The Abortion Rights Campaign (ARC), played a very key role in the Repealing of the 8th Amendment and continues to be a key voice in grassroots activism and higher level policy advocacy for free, safe and legal abortions in the Republic of Ireland. At the same time, global solidarity has always been important for participants of the campaign in Ireland, and, due to shared common beliefs, many ARC members are also members of inroads. In fact, Katie Gillum, the inroads Executive Director, began her activism for abortion rights and access while serving as Co-Convenor to the ARC. The ARC is unique in that it practices non-hierarchical organization at all moments and therefore intrigues us to learn more.

In this piece, Linda Kavanagh, member of inroads, and other members of the ARC in the Republic of Ireland tell us more about the realities of their activism for abortion rights right now.

What will it take to totally humanize and normalize abortions in Ireland even post the victory to Repeal the 8th Amendment?

At our 2018 March for Choice, post-referendum but before services had been implemented, we took to the streets in our thousands to say our work is not done. Our then co-convener Denise O’Toole declared to the crowd we are here for “abortion on demand and without apology!”.


This abortion law isn’t what Ireland voted for

This abortion law isn't what Ireland voted for
The Dáil should listen to the voters, not generate red tape that could stop vulnerable people getting the care they need

Emer O’Toole
Tue 4 Dec 2018

In 1983, as the Irish electorate voted in favour of a constitutional ban on abortion, campaigners warned in bold print: “This Amendment Could Kill Women.”

It did.

Following the tragedy of Savita Halappanavar’s death in 2012, Irish politicians were forced to legislate on a 20-year-old supreme court decision, one that consecutive governments had conspicuously kicked into the long grass. In 1992, a judge had ruled that a suicidal teenage rape victim had the right to an abortion. When the government finally produced the Protection of Life During Pregnancy Act 2013, it was so clearly unfit for purpose that the Abortion Rights Campaign doubted it would enable a suicidal teenage rape victim to access a termination at all.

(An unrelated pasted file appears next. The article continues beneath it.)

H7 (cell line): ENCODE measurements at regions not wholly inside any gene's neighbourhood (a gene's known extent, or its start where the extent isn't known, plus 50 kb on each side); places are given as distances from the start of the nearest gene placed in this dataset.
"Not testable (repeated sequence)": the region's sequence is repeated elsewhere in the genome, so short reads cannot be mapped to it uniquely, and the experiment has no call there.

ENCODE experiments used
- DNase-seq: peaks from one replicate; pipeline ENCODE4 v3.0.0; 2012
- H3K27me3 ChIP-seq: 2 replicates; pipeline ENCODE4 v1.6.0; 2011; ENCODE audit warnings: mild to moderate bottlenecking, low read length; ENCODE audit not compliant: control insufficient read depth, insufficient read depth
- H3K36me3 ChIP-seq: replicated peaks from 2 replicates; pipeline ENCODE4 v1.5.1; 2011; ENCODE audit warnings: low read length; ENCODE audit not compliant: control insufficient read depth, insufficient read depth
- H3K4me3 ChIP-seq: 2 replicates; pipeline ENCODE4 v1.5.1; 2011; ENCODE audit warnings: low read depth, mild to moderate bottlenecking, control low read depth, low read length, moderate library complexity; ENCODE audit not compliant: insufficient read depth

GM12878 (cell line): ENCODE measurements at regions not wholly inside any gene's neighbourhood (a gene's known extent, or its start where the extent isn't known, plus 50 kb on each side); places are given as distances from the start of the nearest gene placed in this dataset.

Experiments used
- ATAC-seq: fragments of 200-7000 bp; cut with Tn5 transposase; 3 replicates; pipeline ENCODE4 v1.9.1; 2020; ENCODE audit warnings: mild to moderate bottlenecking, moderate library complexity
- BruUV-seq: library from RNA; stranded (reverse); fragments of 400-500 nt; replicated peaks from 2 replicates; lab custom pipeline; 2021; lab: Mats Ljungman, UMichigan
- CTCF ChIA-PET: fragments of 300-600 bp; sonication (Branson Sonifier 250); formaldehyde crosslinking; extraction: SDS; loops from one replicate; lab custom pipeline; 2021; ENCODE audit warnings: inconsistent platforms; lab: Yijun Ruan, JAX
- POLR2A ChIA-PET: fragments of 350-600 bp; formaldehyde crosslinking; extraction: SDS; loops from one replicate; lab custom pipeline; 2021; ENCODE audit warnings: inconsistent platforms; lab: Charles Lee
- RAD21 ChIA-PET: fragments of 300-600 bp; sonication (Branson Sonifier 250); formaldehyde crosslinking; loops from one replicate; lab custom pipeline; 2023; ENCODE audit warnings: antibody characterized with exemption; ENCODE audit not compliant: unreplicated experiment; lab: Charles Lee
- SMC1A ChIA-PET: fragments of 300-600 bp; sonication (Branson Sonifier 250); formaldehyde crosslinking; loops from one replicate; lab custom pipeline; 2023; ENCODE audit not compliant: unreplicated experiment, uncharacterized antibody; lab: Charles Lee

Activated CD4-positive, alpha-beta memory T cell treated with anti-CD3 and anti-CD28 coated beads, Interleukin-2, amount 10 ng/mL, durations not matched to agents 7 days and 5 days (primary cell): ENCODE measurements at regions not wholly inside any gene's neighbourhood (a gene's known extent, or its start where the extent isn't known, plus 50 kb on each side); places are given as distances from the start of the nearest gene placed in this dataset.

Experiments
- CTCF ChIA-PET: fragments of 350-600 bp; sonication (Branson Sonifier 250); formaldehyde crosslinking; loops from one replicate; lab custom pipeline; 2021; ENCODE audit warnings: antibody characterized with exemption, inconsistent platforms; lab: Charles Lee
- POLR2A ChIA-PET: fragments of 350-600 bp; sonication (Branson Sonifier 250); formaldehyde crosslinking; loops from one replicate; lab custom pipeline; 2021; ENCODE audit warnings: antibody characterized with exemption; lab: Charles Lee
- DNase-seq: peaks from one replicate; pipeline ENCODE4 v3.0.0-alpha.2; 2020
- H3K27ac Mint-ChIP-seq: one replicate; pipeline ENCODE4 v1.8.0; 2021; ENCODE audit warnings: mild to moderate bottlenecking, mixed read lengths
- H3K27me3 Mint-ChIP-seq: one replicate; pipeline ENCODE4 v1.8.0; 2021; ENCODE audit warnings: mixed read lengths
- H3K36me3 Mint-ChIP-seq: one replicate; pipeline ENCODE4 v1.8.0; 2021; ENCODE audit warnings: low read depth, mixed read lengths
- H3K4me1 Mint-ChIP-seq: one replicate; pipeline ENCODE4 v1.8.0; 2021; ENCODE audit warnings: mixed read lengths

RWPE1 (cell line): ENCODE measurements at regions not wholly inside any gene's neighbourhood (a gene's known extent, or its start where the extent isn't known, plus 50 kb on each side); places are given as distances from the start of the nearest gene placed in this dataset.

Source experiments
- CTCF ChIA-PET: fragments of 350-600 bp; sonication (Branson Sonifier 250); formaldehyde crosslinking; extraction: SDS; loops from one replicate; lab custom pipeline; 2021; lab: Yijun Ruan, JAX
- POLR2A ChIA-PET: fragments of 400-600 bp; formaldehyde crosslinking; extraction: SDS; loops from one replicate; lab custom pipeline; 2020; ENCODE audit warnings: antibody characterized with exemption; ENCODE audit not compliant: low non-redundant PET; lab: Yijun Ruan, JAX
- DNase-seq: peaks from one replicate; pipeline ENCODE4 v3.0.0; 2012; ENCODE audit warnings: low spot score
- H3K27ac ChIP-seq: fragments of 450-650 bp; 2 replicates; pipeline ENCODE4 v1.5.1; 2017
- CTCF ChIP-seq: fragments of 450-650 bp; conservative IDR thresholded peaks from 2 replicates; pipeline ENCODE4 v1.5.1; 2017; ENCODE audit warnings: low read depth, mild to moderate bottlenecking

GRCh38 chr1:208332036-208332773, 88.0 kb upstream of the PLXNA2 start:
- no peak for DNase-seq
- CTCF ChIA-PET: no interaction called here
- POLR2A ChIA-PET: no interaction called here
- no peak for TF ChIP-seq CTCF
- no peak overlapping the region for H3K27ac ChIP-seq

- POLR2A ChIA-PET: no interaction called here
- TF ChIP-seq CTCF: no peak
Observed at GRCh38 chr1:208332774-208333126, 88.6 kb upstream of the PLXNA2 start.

Emma Watson on the global fight for reproductive justice

Emma Watson on the global fight for reproductive justice

Incredible Women
29 Sep '18

Emma Watson Writes A Letter To Savita Halappanavar

Although she made her name as an actor, Emma Watson has also been making a sizeable impact this year as an activist and agent of change, building on her record as an outspoken feminist who famously launched the ‘HeForShe’ campaign at the UN in 2014.

An advocate on issues ranging from violence against women to sustainability, she guest-edited the first-ever issue of Vogue (Australia) completely dedicated to sustainability, and catalyzed the UK Time’s Up network and the Justice and Equality Fund.


Ireland’s Path to Legalizing Abortion

Ireland’s Path to Legalizing Abortion
At a time when the United States may render it illegal

Shirley Graham
July 5, 2018

On May 25, 2018, I traveled from Washington, D.C., to Dublin to vote in a referendum that would decide whether women in Ireland would have full access to their reproductive healthcare and rights. I was one of the 40,000 diaspora Irish who returned from different corners of the globe (only recent emigres were eligible) to be part of a feminist movement that would make history. When the repeal of the Eighth Amendment to the Constitution was passed the next day with 66 percent voting in favor, the country heaved a collective sigh of relief.

In the lead-up to the referendum, women were forced to share previously untold stories of private ordeals and personal tragedies in order to persuade the Irish population that it could no longer export this problem to the United Kingdom.


From Ireland to Northern Ireland: campaigns for abortion law

From Ireland to Northern Ireland: campaigns for abortion law

Angel Li
Published: 16 June 2018
DOI: |

After Ireland successfully overturned its 8th Amendment using grassroots activism, attention turns to Northern Ireland's abortion laws. Angel Li reports from Dublin.

Sitting in a quiet carriage of a train to Gatwick Airport, my thoughts turned to the women taking this same route back to Ireland after travelling to the UK for abortions. I wondered if anyone was on this train for that very purpose. More than 170 000 women have travelled abroad from Ireland seeking abortions since 1980.

Having arrived at Gatwick Airport, I met two volunteers working with the London-Irish Abortion Rights Campaign who were taking the same flight to Dublin as me.